Category Archives: #theCulture?

Charity: Matthew 25 Ministries

Matthew 25 Ministries is a charity that, amongst other things, sends gently used and cleaned pill bottles to parts of the world that need them (or they are shredded for recycling which also helps fund their projects).

I ran across this charity several years ago and was surprised by my own ignorance to realize that it had never occurred to me that there are places on the planet where you can get medication, but it cannot be distributed in a manner that you can actually store it properly (in a pill bottle). I immediately started collecting my bottles each month. Matthew 25 Ministries has definitely grown quite a bit over the years, as has my collection of bottles. I am excited to say that I am finally able to send my first batch of bottles this month.

Here’s to hoping that the periphery of my own chronic illness can help someone else in their health journey.

2020/03/08 #SundaySentence

Our efforts to fight poverty are often based on the misconception that poor people must pull themselves up out of the mire. But the relentless struggle to make ends meet has serious effects on the brain. Poverty is not a lack of character – it’s a lack of cash.

From Poverty isn’t a lack of character. It’s a lack of cash. by Rutger Bregman

Sunday Sentence: The sentence(s) that touched me this week, out of context and without commentary. Inspired by David Abrams at The Quivering Pen.

Elizabeth Barrett Browning, poet plus

Elizabeth Barrett Browning, a well renowned Victorian poet was born on March 6, 1806 in Durham, England, the eldest of 12 siblings, to a wealthy family. She is well known for many of her works, not the least of which being Sonnet 43, How do I love thee.

How do I love thee? Let me count the ways.
I love thee to the depth and breadth and height
My soul can reach, when feeling out of sight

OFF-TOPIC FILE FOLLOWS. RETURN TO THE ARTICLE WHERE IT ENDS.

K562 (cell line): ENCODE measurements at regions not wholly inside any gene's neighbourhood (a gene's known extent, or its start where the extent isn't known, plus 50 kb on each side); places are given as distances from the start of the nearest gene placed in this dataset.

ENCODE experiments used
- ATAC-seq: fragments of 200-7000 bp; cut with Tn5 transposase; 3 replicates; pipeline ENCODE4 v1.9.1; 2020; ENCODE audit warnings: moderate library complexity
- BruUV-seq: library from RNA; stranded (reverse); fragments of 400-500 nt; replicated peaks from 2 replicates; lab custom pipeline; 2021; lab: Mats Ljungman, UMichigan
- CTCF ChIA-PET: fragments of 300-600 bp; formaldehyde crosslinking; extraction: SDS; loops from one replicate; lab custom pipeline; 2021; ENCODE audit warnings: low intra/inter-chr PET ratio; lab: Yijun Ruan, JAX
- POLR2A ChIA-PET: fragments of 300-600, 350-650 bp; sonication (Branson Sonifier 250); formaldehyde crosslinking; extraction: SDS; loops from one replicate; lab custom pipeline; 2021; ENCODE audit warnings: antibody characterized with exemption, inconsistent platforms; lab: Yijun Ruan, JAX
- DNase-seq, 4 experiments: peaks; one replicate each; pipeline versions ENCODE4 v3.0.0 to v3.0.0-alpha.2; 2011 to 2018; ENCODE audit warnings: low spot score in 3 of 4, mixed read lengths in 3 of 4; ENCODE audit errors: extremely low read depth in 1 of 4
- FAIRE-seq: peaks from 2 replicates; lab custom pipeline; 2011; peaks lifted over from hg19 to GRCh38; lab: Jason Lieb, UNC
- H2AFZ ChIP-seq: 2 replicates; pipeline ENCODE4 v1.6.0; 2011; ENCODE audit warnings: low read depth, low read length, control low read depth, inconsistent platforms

For the ends of being and ideal grace.
I love thee to the level of every day's
Most quiet need, by sun and candle-light.
I love thee freely, as men strive for right.
I love thee purely, as they turn from praise.
I love thee with the passion put to use
In my old griefs, and with my childhood's faith.
I love thee with a love I seemed to lose
With my lost saints. I love thee with the breath,
Smiles, tears, of all my life; and, if God choose,
I shall but love thee better after death.

At the age of twenty, she published the volume entitled An Essay on Mind, with Other Poems anonymously which led to her friendship with Hugh Stuart Boyd, a middle aged dilettante scholar, affording her access to extensive reading materials and friendship. Though it was in 1838 on the publication of The Seraphim and Other Poems that she established herself within literary circles.

Shortly after she suffered a series of health complications and personal tragedy that result in a hiatus from her writings for several years. When she eventually returned to life with her family and resumed her writing. In 1844 she contributed anonymously to A New Spirit of the Age, written in collaboration with the playwright Richard Hengist Horne.

Her works eventually found their way to Robert Browning and in January 1845 he began corresponding with her. Their courtship continued despite the objections of Elizabeth’s father and they were married in secret on September 12, 1846 at St Marylebone Parish Church.

During the early years of their marriage, her literary reputation far exceeded that of her husband’s and remained high throughout her life and after. A portrait of her was even hanging in the home of Emily Dickinson.